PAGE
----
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64. [133]

But afterwards he in a most wicked manner contrived all sorts of plots against me, for no provocation which I had given him, except inasmuch as I was anxious to please all virtuous men. He was every day mentioning some fault of mine to those men whom he could get to listen to him; he warned the man who was of all others the most friendly to me, Cnaeus Pompeius, to beware of entering my house, and to be on his guard against me; he united himself with my chief enemy, in such a manner that he said, with respect to that proscription of mine which Sextus Clodius, a fellow thoroughly worthy of his associates, promoted, that he was the tablet on which it was written, and that he himself was the writer. And he alone of our whole order openly exulted at my departure and at your grief. And I, for my part, O judges, though he was every day attacking me, never said one word against him; nor did I think, while I was being attacked by every sort of engine and weapon of violence, and an army, and a mob, that it was suited to my dignity to complain of one archer more.

He says that my acts displease him. Who doubts that? when he despises that law which expressly forbids any one to exhibit shows of gladiators within two years of his having stood, or being about to stand, for any office. [134] And in that, O judges, I cannot sufficiently marvel at his rashness. He acts most openly against the law; and he does so, who is a man who is neither able to slip out of the consequences of a trial by his pleasant manner, nor to struggle out of them by his popularity, nor to break down the laws and courts of justice by his wealth and influence. What can induce the fellow to be so intemperate? I imagine it is out of his excessive covetousness of popularity, that he bought that troop of gladiators, so beautiful, noble, and magnificent. He knew the inclination of the people, he saw that great clamours and gatherings of the people would ensue. And elated with this expectation, and burning with a desire of glory, he could not restrain himself from bringing forward those gladiators, of whom he himself was the finest specimen. If that were the motive for his violation of the law, and if he were prompted by zeal to please the people on account of the recent kindness of the Roman people to himself, still no one would pardon him; but as the fact is that this band did not consist of men picked out of those who were for sale, but of men bought out of jails, and adorned with gladiatorial names, while he drew lots to see whom he would call Samnites, and whom Challengers, who could avoid having fears as to what might be the end of such licentiousness and such undisguised contempt for the laws?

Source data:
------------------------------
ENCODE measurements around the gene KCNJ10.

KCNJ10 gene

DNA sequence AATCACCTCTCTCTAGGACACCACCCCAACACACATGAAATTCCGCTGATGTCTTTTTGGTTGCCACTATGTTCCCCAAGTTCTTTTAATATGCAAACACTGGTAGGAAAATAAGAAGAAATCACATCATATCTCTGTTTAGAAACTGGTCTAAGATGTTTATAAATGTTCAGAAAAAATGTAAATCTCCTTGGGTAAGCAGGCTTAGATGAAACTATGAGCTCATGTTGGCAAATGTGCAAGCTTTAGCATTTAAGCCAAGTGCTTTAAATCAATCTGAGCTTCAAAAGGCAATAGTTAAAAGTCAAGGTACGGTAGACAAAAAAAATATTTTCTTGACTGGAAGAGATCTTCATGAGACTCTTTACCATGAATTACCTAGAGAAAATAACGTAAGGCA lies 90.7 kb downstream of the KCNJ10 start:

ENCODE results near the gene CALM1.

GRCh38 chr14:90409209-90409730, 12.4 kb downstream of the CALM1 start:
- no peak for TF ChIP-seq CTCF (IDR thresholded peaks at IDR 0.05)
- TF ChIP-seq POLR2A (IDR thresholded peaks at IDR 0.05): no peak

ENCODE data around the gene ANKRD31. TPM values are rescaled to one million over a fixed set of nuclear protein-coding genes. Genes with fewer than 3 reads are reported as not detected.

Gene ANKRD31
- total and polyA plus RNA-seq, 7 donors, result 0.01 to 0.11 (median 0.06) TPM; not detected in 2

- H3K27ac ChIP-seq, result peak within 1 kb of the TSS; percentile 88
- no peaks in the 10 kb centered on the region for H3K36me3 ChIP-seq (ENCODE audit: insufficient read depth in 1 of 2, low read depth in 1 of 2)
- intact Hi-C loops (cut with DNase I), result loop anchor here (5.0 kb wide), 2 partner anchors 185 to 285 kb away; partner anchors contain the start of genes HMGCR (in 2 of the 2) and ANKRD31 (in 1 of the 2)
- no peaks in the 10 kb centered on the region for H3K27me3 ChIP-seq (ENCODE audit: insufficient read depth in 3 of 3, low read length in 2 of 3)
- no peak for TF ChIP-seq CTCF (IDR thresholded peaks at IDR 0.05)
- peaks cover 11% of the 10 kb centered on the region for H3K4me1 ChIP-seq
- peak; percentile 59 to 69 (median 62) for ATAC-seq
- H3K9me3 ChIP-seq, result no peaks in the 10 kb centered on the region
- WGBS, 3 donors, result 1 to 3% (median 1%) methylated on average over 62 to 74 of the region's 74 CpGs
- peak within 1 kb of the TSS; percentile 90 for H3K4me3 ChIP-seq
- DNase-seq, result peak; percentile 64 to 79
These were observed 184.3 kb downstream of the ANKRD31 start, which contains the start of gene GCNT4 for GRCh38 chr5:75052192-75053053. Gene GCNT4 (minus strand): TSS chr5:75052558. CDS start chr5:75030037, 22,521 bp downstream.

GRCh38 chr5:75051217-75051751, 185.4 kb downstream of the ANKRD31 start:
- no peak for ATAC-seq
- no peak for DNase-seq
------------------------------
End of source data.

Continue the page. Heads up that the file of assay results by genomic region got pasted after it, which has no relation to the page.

[135] But he brings forward two arguments in his defence. First of all, “I exhibit,” says he, “men fighting with beasts, and the law only speaks of gladiators.” A very clever idea! Listen now to a statement which is still more ingenious. He says that he has not exhibited gladiators, but one single gladiator; and that he has limited the whole of his aedileship to this one exhibition. A true aedileship truly. One lion, two hundred men who fight with beasts. However, let him urge this defence. I wish him to feel confidence in his case; for he is in the habit of appealing to the tribunes of the people, and to use violent means to upset those tribunals in which be has not confidence. And I do not so much wonder that he despises my law, as having been framed by a man whom he considers his enemy, as at his having made up his mind to regard no law whatever which has been passed by a consul. He despises the Caecilian Didian law and the Licinian Junian law. Does he also deny that the law of Caius Caesar—who he is in the habit of boasting has been adorned and strengthened and armed by his law and by his kindness, respecting extortion and corruption,—is a law? And do they complain that there are other men, too, who wish to rescind the acts of Caesar, while this most excellent law is neglected by his brother-in-law and by this slave?

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